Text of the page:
Future Man's Josh Futterman (Josh Hutcherson) kills hundreds of people every day, but if you asked him about it, he'd probably argue that they're virtual mutant people, not actual people. As a janitor living with his parents, Josh dives into Bionic Wars, his favorite video game, as an emotional escape, to be the hero he never believed he could be. But things take a mind-bending turn when he discovers that Bionic Wars is actually a recruiting tool from the future to find the "savior" who can rescue humanity from the coming apocalypse. What follows in Hulu's Seth Rogen-produced Future Man is a raunchy comedy that actually has something to say about how people are molded by violent video games.
When Tiger and Wolf, two Bionic Wars characters Josh has spent so much time with virtually, show up in the flesh at his house to enlist him to stop the end of humanity, the situation appears to be a dream come true for our schlubby hero. But despite knowing what Tiger and Wolf are capable of in the virtual world, when he sees them IRL, Josh is quickly unsettled by his new companions' need to beat anyone who stands in their way within an inch of their life.
"Josh is totally desensitized to [video game violence]," Future Man producer Kyle Hunter explains, "and when he sees it up close and there's blood and people are getting killed in front of him, he just does not have the real stomach for it.” Josh, then, is a perfect example of how many video game players are drawn into the virtual violence of a game, and in doing so fail to learn about the consequences of actual violence.
Of course, the controversy surrounding violent video games stretches back to the early 1990s, when video games were starting to become a major part of the media landscape. At that time, game developers were attempting to cater to older audiences through more violent, adult-oriented games including the hyperviolent Mortal Kombat franchise and the interactive movie/computer game Night Trap. In 1993, the U. S. Senate held a committee hearing on the nature of violent video games, during which then-Senator Joe Lieberman announced that he’d “like to pass a law saying you can’t produce this stuff anymore.” That didn't happen, and in nearly a quarter-century since those hearings, the increasing capabilities of graphics and the advent of virtual reality have only helped make video games more violent and more realistic than ever before.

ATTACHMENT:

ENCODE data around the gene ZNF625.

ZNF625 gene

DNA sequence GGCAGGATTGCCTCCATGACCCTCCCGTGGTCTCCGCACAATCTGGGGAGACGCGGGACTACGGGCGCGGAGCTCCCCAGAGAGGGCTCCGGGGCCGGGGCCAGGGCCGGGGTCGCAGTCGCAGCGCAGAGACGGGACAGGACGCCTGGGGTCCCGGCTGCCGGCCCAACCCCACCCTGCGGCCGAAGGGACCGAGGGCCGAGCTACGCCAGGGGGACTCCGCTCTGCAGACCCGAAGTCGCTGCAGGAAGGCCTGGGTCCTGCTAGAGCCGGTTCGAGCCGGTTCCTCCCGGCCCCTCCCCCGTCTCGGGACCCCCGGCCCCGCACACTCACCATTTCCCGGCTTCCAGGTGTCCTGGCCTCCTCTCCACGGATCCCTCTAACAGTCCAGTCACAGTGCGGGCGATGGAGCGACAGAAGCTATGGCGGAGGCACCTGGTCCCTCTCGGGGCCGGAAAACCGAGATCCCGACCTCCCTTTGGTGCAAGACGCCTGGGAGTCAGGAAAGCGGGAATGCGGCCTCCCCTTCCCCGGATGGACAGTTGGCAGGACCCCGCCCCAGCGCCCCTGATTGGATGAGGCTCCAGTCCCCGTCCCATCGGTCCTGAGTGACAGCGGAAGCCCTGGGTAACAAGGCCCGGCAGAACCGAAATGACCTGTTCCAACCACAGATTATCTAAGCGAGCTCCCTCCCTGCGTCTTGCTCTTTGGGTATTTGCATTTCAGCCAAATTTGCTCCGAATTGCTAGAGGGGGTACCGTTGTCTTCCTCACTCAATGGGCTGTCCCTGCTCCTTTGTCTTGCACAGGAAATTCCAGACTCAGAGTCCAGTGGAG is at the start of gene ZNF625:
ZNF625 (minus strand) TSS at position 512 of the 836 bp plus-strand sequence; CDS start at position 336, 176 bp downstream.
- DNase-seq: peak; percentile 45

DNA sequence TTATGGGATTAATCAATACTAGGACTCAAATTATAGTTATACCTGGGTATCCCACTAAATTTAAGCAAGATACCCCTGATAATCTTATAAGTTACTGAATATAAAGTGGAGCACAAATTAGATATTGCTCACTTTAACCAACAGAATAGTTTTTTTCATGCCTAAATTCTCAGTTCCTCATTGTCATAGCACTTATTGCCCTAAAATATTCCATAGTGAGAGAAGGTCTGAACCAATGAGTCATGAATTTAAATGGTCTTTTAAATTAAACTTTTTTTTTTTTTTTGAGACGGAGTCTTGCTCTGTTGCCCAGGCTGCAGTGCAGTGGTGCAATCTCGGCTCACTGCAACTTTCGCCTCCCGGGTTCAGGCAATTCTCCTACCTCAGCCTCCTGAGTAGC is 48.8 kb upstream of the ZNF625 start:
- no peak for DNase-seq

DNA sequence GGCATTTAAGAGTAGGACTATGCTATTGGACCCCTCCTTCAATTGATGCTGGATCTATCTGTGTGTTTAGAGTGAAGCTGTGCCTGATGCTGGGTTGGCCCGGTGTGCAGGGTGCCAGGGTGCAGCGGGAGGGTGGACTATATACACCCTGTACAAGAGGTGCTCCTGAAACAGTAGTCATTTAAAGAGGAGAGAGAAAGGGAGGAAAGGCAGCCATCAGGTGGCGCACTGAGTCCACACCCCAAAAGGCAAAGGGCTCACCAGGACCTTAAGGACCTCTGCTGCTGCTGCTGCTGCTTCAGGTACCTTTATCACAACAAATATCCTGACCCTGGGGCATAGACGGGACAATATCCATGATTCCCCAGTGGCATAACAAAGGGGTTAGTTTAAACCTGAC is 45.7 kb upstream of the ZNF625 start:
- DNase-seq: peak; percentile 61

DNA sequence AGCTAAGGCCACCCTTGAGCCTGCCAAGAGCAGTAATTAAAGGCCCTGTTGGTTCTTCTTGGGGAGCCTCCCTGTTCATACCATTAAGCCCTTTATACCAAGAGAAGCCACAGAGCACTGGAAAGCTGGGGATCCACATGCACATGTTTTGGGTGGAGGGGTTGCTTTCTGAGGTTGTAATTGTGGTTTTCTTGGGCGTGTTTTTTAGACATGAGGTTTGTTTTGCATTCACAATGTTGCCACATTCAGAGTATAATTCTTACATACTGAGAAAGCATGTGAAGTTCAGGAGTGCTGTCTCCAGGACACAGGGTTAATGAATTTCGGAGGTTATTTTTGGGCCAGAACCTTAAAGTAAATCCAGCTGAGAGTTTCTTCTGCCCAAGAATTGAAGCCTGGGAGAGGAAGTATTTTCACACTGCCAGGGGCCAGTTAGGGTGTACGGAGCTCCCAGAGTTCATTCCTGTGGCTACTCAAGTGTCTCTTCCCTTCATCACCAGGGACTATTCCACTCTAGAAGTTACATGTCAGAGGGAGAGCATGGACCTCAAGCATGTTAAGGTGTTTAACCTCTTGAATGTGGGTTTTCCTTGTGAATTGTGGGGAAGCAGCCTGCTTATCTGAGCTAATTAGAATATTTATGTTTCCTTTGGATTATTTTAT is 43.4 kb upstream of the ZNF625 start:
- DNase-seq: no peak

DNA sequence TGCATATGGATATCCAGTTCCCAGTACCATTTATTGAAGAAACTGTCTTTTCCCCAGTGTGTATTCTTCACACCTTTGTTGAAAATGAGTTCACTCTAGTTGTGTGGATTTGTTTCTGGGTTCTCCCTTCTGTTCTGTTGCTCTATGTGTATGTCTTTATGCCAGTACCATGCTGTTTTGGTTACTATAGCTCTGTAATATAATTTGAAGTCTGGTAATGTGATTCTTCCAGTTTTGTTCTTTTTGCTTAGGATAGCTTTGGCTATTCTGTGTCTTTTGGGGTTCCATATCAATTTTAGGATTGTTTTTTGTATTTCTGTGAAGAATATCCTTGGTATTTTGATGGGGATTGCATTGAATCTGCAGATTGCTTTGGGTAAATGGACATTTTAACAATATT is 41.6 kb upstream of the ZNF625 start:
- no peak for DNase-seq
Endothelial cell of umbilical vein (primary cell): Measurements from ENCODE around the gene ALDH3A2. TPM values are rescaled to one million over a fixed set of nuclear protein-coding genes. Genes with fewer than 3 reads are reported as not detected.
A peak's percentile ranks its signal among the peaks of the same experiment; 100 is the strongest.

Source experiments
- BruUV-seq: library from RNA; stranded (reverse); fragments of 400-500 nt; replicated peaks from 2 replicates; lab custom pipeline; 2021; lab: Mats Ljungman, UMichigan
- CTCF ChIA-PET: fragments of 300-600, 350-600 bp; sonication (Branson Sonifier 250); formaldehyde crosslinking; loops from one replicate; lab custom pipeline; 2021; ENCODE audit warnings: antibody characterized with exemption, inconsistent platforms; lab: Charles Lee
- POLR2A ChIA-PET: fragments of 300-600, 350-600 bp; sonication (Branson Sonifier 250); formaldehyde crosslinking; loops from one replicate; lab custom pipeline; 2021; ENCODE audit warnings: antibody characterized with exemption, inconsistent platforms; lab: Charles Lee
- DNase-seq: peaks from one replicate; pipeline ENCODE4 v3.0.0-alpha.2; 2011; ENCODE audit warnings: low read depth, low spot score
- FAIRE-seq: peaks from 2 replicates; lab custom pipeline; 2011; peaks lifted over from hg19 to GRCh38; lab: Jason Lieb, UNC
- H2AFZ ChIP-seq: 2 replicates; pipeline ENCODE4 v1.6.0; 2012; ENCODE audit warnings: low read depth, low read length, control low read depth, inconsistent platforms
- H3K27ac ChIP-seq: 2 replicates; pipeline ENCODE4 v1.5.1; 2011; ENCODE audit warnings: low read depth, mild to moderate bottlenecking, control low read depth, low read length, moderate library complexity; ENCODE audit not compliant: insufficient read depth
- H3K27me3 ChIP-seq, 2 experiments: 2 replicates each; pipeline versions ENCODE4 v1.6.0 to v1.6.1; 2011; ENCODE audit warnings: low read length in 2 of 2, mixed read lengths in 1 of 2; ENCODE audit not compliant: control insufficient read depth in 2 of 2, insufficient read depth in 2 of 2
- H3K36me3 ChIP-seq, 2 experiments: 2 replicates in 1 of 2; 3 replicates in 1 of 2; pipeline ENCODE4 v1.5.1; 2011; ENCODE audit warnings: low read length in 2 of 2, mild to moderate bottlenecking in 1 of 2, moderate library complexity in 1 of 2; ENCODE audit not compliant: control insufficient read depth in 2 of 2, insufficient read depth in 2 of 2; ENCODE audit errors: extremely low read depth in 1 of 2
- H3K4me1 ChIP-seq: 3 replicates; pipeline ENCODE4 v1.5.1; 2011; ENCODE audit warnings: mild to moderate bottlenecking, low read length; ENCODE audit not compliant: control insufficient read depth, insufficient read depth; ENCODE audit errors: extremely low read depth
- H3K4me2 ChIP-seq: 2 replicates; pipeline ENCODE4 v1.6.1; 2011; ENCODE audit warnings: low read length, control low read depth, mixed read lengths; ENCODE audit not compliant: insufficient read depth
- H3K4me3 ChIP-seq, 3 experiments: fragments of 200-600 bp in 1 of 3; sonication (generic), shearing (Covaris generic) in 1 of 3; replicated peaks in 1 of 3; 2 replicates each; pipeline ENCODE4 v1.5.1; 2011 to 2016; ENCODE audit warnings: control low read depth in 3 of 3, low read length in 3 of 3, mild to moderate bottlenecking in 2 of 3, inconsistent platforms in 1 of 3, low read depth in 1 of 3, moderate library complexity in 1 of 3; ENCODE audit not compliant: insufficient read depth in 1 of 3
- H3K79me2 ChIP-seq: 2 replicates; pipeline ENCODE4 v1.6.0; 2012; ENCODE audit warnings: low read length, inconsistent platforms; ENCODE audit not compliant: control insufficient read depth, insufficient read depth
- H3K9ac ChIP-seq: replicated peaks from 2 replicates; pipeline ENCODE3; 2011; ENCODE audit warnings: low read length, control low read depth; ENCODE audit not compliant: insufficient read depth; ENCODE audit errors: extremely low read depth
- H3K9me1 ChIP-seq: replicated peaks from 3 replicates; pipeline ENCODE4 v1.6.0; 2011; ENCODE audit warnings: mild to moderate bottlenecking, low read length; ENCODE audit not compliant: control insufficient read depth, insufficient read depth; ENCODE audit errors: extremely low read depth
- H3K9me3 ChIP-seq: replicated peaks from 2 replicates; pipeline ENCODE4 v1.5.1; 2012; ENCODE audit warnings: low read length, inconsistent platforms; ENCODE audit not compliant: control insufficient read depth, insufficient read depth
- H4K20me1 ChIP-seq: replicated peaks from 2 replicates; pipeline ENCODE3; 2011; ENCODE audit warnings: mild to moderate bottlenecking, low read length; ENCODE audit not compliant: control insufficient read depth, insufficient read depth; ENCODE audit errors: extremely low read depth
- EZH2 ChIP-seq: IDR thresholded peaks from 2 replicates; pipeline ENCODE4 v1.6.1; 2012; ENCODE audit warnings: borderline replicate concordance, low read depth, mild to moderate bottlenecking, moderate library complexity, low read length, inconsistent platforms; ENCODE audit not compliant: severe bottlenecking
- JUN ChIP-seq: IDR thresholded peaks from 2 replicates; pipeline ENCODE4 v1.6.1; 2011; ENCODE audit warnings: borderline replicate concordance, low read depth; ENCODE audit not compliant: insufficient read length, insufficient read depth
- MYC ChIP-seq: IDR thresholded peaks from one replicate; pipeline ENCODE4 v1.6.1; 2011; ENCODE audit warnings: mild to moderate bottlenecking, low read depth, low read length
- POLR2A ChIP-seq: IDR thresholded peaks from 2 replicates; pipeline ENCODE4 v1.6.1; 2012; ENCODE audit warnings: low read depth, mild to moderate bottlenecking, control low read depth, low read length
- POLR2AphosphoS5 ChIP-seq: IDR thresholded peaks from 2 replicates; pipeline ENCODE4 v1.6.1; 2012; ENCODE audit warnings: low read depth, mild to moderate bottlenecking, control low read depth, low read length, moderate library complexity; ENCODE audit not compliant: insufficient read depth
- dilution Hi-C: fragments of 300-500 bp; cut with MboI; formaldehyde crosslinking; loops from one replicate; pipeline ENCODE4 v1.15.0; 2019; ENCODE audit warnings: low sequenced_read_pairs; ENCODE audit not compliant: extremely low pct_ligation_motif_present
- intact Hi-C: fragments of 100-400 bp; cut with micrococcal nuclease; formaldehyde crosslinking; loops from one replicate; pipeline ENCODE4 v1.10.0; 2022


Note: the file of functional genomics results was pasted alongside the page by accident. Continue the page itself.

There are still conflicting opinions and studies that examine the extent of the psychological effects video games have on people. Some experts say the games are responsible for a growing number of people being desensitized to real-world violence, while others suggest there is no correlation between video games and a lack of empathy when it comes to actual violent acts. Matthew Grizzard, a PhD in Communications who works at the University at Buffalo, told Bustle that what it comes down to is the games’ approach to violence. “Certain types of content can make violence seem less objectionable than other types: Justified violence, committed by liked perpetrators, with few cues to the real consequences associated with it (e.g., the pain and suffering inflicted) is more likely to desensitize players than other types,” he said. In fact, there’s an entire genre of game dedicated to simulating real-life violence while ignoring the drastic repercussions of the player’s actions.
The military shooter genre, which includes major video game franchises like Call of Duty and Battlefield, puts players behind the guns of soldiers that are fighting in real wars from history. Although one might not realize it while watching Future Man, Josh's Bionic Wars game is also a military shooter – just for a real war that hasn't happened yet. Making war into a game has been commonplace since the advent of chess, but the commonplace nature of military shooter games may be leaving a generation woefully uninformed when it comes to the realities of war. As Grizzard explains, military shooters "are likely to craft emotional responses that do not line up with the reality of war. We typically like to enjoy our entertainment experiences. Video games simply can’t portray the realities of war, and even if they could, no one would want to experience that reality.”